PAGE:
In the present study, we first screened 55 proteins related to angiogenesis in the plasma of pregnant women who subsequently developed preeclampsia (cases, n= 4) compared with pregnant women who were healthy until delivery (control, n= 4), collected at between 20 and 25 weeks of gestation. The most expressed protein in this case was the tissue inhibitor of metalloproteinase-4 (TIMP-4). Therefore, our next step was to validate the findings of the screening in a larger number of pregnant women (30 cases and 90 controls).

Methods

Study Design and Population

The present nested cohort study is part of a broader observational prospective study whose main aims were to assess new risk factors for preterm birth and the impact of perinatal indicators in fetal and infant growth in two different Brazilian cohorts: one in the city of Ribeirão Preto, in the state of São Paulo, Brazil, and the other in the city of São Luis, Maranhão, Brazil (the BRISA cohort).10 The data reported here is only related to the cohort of Ribeirão Preto. Pregnant women were recruited at hospitals and healthcare units during their 1st trimester prenatal visit and were invited to go to the Hospital das Clínicas da Faculdade de Medicina de Ribeirão Preto, Universidade de São Paulo (HCFMRP-USP, in the Portuguese acronym) to participate in the study.

The participants enrolled in the study were recruited as follows (Fig. 1): out of 1,400 pregnant women evaluated at the HCFMRP-USP in the period between 20 and 25 weeks of gestation, 460 had deliveries in hospitals outside of our institution. Out of 940 pregnant women who completed the protocol in our institution, 30 developed preeclampsia later (cases). Healthy pregnant women (controls, n= 90) were randomly selected from the remaining 910 participants. The present study was approved by the Institutional Review Board (#4116/2008). All of the participants provided a written informed consent. All of the study procedures comply with the principles of the Declaration of Helsinki.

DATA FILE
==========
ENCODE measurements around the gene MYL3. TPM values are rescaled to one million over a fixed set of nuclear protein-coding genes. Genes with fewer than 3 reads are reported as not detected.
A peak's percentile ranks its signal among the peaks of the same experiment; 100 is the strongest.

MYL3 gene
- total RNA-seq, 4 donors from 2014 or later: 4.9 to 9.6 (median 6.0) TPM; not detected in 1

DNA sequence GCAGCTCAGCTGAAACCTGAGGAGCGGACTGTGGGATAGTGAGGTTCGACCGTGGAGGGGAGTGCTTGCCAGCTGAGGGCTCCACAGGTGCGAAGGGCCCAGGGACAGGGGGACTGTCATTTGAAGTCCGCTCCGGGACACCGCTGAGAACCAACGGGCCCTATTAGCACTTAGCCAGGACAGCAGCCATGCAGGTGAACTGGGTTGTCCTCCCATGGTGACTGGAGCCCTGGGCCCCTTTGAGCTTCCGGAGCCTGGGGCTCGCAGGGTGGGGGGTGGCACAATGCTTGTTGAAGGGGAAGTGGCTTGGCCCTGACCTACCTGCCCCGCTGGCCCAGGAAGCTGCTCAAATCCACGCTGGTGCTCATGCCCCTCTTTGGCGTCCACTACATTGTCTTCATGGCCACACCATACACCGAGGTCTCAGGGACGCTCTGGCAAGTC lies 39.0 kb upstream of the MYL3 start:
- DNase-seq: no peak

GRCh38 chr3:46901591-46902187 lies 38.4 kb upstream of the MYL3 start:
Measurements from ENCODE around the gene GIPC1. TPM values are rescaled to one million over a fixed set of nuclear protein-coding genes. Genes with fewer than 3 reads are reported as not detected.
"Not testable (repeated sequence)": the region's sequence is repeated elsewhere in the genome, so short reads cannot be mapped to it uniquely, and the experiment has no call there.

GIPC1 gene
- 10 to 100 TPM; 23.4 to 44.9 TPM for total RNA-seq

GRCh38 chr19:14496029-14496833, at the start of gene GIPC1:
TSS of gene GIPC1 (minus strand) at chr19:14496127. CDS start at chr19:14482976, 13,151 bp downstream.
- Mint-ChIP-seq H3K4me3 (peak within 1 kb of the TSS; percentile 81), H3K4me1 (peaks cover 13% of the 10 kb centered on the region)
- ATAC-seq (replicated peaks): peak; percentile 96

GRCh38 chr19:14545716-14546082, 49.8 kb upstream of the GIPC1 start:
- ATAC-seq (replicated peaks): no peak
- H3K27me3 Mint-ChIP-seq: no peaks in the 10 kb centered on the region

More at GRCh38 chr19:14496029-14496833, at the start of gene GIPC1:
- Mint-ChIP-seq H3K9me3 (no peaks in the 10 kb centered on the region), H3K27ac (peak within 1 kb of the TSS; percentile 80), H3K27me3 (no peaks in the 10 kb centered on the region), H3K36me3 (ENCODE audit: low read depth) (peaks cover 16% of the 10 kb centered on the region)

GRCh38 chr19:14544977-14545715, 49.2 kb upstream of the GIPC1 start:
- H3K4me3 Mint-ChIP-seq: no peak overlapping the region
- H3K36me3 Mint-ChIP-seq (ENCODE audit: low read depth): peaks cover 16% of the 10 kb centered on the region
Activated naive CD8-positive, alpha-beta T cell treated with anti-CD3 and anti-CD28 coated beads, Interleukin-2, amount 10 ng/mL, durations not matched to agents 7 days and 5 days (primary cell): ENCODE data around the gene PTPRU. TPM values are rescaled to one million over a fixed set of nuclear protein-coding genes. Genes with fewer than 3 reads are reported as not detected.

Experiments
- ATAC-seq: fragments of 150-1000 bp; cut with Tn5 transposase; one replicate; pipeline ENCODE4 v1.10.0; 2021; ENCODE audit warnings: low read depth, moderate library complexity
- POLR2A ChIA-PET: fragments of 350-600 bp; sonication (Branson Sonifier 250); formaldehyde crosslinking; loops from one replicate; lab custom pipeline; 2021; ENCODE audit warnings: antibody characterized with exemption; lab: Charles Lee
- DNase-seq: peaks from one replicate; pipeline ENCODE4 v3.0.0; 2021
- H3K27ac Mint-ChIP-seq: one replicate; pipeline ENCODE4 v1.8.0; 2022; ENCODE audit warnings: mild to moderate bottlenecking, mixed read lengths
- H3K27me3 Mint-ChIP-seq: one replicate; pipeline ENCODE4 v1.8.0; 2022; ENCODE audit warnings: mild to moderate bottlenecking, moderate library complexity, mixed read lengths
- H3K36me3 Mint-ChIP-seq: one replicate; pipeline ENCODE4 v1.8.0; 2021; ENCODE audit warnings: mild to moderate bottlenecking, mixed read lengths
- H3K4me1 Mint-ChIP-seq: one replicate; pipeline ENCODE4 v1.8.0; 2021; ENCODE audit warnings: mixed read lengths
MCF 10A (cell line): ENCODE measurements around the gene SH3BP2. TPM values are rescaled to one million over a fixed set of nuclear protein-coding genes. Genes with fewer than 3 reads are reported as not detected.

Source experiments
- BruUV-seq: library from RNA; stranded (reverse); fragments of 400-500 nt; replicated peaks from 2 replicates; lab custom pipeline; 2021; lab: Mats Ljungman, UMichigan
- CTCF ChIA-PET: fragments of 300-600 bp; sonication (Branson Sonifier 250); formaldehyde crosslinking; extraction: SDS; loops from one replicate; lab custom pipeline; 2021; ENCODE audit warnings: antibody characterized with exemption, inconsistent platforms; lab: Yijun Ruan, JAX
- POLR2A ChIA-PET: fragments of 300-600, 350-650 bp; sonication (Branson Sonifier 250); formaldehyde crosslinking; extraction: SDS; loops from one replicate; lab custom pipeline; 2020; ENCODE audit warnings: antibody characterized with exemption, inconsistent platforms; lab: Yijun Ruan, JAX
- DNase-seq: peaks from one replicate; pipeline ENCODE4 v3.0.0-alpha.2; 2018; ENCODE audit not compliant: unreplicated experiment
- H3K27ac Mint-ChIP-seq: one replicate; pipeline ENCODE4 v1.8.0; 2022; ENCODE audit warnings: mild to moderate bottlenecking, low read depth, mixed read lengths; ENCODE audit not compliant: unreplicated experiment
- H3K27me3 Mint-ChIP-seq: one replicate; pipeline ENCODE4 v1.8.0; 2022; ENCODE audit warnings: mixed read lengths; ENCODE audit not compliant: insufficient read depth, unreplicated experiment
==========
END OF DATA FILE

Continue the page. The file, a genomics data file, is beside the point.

Fig. 1 Flowchart of the participant enrollment. 

Preeclampsia was defined according to the American College of Obstetricians and Gynecologists (ACOG).11 At the time of clinic attendance, during the 2nd trimester of gestation (at 20–25 weeks), maternal venous blood samples were collected into Vacutainer K2EDTA tubes (BD, Franklin Lakes, NJ, USA) and immediately centrifuged. Plasma samples were stored at - 80° C until used to measure biomarkers.

Human Angiogenesis Array Kit and Enzyme-Linked Immunosorbent Assay (ELISA)